Ilaria Matteucci and Gianpiero Costantino managed to hack the ECU of an automobile, revealing new risks for those who drive
When we hear about cyber security, hacker attacks and violation of privacy, we immediately think of two objects to protect: the computer and the smartphone. However, all too often we do not take into account that in the Internet of Things era there are many more devices connected to the Internet, and therefore potentially the object of attention by cyber pirates. These devices frequently hide in the most unexpected places. Like the home garage.
Ilaria Matteucci and Gianpiero Costantino, researchers at the Trust, Security and Privacy research unit of the IIT-CNR, are well aware of this and they study the weaknesses of the technology that manages our cars.
“We tend to take it for granted”, begins Matteucci, “that safety in the car is about reducing the risk of accidents or their consequences on people’s safety. So the first things that come to mind are technologies such as the airbag or assisted braking. But there’s a good deal more.” The scientist is referring to the control systems, the control units, which communicate with each other using a particular communication system, the CAN-bus. Developed in the 1980s and widespread especially since the late 1990s, this technology is now found in virtually all automobiles.
In the brain of the car
Intelligent electrical control units resemble computers. They have their own operating system, a program to run and are connected to the Internet, with the aim of sharing information with each other in an extremely reliable way. Thanks to the CAN-bus, for example, the ABS system calculates the speed of the car and communicates it to the engine control unit.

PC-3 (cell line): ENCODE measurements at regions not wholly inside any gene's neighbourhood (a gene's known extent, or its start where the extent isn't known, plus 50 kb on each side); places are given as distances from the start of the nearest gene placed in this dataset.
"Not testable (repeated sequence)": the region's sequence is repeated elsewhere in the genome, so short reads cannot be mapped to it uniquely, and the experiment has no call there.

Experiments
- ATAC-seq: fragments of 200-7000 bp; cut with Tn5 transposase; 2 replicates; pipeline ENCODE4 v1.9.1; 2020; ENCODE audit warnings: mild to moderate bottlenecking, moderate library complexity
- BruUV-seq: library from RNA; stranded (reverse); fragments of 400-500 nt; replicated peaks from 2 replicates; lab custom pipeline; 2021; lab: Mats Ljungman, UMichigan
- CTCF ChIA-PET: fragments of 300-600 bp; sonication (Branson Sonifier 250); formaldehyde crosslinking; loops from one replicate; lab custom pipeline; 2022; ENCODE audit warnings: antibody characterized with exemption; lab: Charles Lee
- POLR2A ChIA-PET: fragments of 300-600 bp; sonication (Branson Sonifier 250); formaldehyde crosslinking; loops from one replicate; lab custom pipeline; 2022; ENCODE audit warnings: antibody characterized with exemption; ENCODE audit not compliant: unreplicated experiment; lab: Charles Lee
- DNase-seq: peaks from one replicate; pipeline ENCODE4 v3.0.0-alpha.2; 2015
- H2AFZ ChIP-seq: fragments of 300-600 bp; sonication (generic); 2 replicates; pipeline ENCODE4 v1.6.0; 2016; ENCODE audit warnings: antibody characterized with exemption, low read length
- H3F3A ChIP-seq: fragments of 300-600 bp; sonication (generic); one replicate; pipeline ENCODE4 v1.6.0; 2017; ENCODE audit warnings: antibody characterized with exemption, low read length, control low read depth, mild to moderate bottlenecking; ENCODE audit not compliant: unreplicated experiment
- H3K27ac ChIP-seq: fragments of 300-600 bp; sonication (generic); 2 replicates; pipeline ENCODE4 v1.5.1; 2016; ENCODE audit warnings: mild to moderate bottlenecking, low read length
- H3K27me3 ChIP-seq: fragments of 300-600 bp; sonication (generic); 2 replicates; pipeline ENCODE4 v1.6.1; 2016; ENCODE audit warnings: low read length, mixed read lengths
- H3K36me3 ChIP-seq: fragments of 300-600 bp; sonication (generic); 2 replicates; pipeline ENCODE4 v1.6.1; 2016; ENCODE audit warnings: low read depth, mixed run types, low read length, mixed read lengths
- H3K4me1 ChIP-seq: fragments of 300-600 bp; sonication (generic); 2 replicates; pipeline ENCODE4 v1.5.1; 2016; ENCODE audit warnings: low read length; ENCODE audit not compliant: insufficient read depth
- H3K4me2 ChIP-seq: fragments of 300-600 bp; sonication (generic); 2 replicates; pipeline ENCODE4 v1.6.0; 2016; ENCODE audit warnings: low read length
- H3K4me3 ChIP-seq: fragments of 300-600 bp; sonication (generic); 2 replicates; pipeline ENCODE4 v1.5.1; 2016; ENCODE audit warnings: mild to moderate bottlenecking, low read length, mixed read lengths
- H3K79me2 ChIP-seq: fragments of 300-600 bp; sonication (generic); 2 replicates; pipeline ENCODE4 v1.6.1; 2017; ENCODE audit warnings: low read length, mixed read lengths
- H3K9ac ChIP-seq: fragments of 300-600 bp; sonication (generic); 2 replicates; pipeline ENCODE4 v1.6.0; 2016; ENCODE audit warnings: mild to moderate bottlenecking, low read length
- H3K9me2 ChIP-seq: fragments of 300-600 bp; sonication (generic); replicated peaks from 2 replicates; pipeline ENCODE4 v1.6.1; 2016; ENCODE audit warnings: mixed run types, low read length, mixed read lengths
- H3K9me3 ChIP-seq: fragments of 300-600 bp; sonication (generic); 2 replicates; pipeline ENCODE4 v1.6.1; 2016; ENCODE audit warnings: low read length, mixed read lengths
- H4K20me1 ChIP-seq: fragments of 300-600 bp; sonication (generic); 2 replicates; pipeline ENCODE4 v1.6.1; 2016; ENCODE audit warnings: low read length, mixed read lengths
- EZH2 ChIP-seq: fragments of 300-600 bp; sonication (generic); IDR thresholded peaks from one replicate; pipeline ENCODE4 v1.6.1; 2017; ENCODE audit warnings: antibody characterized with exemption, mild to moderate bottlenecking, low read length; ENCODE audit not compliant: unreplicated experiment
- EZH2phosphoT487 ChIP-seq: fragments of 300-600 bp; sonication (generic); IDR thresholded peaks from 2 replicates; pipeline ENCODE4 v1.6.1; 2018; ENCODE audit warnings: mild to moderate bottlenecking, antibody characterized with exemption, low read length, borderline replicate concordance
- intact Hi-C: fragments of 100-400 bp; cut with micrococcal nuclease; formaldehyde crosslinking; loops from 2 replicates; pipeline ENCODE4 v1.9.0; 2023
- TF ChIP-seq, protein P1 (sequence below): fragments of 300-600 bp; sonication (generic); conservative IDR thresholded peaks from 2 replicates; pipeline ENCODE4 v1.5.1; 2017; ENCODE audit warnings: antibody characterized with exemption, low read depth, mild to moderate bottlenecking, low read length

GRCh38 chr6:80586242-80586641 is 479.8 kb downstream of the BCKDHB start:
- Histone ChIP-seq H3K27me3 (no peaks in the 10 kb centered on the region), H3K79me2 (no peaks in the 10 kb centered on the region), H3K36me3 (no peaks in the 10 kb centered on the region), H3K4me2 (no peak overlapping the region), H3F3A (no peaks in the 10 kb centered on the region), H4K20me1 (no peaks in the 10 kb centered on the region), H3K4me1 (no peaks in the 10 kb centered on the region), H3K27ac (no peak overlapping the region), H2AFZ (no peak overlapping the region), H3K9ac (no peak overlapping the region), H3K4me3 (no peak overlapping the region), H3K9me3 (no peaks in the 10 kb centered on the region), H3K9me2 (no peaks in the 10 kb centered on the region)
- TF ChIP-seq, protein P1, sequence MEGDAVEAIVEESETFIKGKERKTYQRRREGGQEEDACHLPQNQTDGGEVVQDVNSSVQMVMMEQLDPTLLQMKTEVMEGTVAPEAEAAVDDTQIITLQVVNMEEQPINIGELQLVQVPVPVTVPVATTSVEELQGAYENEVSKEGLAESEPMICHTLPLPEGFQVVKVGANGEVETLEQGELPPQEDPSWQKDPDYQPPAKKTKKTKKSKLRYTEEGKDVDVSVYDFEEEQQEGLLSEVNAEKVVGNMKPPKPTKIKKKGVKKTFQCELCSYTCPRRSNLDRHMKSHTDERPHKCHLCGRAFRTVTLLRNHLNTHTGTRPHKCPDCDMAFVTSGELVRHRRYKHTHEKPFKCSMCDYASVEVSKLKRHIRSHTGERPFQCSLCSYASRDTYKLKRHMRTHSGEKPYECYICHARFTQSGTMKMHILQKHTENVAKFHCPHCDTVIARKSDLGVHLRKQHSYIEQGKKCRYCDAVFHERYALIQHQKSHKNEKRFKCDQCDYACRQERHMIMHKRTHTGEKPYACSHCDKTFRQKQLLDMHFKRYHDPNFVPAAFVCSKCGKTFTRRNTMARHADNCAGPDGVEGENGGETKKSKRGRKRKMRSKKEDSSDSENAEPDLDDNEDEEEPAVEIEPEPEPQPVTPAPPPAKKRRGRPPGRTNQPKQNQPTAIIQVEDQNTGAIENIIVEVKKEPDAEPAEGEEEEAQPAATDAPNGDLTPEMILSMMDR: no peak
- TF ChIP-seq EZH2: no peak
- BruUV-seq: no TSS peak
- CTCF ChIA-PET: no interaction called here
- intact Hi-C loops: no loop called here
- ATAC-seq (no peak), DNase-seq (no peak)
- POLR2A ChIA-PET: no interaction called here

“Everything is very efficient, but unsafe”, explains Matteucci. “The system has several vulnerabilities.” The Achilles heel of the CAN-bus is its total lack of security. In older generation cars this was not a danger as communications via CAN-bus remained confined within the car’s limits. In modern cars, on the other hand, through the infotainment system connected to the Internet, these communications are also accessible from the outside.
“The latest car infotainment systems work like tablets, indeed, they are real tablets. And like all tablets, they can be hacked”. Once inside the infotainment system, you can access songs, photos, videos, phone books, recent calls and messages. Or you can discover the car’s GPS positions. In the worst case scenario, since the infotainment system is connected to other control units, a hacker may also be able to activate other controls or turn the steering wheel.
For some years now, the two researchers have decided to take on the role of hackers, trying to violate car systems to find (and report to manufacturers) the weak points.
“We have made several attacks”, recalls Costantino. “In the first, Candy, which had as its objective the violation of privacy, we geolocated a car along its entire route, took photos with the parking sensors and activated the environmental microphone to listen to the conversations inside the passenger compartment”. The guinea pig in these experiments was initially a simulator, then the scientists tested the effectiveness of the attacks on their own cars and on a radio purchased for the occasion. “Then we moved on to Candy Cream, an attack in which we were more active. We were able to change the speed indicator and turn on the warning lights on the dashboard.”
Today Matteucci and Costantino have a car dedicated to the experiments, which is located in the parking lot of the CNR in Pisa. After a period of research and attempts, the two managed to dismantle the radio and turn it on in their laboratory.
“It’s not at all banal to be able to operate a radio outside the car without having direct support from the manufacturer, but it was essential to work more easily, without being forced to experiment with the engine running and the computer inside the car”, explains Matteucci.
Last November Matteucci and Costantino had an important public recognition for their research: the security flaw they discovered in the Head Unit of a KIA car entered the CVE (Common Vulnerabilities and Exposures), the public list of vulnerabilities that helps the international IT community to correct and improve the security of IT products.
The results of this research will be useful for car manufacturers. “There is a tendency to underestimate the risk of hacking a car, which takes a back seat to that of having an accident. But in the very near future, when self-driving cars are circulating on the roads, cybersecurity will be at the core of the discussion”.